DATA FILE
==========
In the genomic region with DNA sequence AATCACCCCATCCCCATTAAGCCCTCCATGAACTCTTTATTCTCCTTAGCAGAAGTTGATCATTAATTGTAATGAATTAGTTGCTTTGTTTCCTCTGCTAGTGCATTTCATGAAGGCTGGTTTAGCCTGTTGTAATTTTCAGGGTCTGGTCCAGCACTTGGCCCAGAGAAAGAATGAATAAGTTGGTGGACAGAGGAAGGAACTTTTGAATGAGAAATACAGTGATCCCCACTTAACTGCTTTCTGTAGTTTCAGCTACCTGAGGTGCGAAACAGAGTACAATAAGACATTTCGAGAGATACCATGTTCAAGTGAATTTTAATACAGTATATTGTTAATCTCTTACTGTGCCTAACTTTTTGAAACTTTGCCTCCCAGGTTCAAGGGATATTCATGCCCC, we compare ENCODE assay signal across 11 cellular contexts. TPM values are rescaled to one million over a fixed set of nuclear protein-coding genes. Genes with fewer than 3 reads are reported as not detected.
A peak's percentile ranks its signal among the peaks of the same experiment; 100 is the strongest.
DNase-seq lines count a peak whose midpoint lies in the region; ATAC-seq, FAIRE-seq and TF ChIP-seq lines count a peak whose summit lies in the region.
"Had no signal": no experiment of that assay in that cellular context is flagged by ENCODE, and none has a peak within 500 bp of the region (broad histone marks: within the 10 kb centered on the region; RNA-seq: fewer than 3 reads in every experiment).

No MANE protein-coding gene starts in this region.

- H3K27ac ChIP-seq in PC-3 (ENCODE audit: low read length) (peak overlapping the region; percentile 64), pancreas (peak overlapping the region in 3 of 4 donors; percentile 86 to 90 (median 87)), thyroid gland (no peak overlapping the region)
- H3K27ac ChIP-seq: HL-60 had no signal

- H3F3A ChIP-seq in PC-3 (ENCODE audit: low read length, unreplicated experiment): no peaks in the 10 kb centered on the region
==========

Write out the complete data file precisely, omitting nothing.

In the genomic region with DNA sequence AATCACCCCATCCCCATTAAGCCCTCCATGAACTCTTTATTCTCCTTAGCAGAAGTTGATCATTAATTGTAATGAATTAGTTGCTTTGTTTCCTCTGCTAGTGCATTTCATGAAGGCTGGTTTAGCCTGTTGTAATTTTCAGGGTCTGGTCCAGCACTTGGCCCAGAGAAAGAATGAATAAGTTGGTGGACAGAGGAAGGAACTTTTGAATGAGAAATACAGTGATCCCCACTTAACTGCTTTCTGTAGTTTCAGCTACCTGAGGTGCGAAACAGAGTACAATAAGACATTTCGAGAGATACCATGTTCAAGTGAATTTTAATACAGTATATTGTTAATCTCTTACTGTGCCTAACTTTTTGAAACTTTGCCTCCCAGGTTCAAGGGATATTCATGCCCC, we compare ENCODE assay signal across 11 cellular contexts. TPM values are rescaled to one million over a fixed set of nuclear protein-coding genes. Genes with fewer than 3 reads are reported as not detected.
A peak's percentile ranks its signal among the peaks of the same experiment; 100 is the strongest.
DNase-seq lines count a peak whose midpoint lies in the region; ATAC-seq, FAIRE-seq and TF ChIP-seq lines count a peak whose summit lies in the region.
"Had no signal": no experiment of that assay in that cellular context is flagged by ENCODE, and none has a peak within 500 bp of the region (broad histone marks: within the 10 kb centered on the region; RNA-seq: fewer than 3 reads in every experiment).

No MANE protein-coding gene starts in this region.

- H3K27ac ChIP-seq in PC-3 (ENCODE audit: low read length) (peak overlapping the region; percentile 64), pancreas (peak overlapping the region in 3 of 4 donors; percentile 86 to 90 (median 87)), thyroid gland (no peak overlapping the region)
- H3K27ac ChIP-seq: HL-60 had no signal

- H3F3A ChIP-seq in PC-3 (ENCODE audit: low read length, unreplicated experiment): no peaks in the 10 kb centered on the region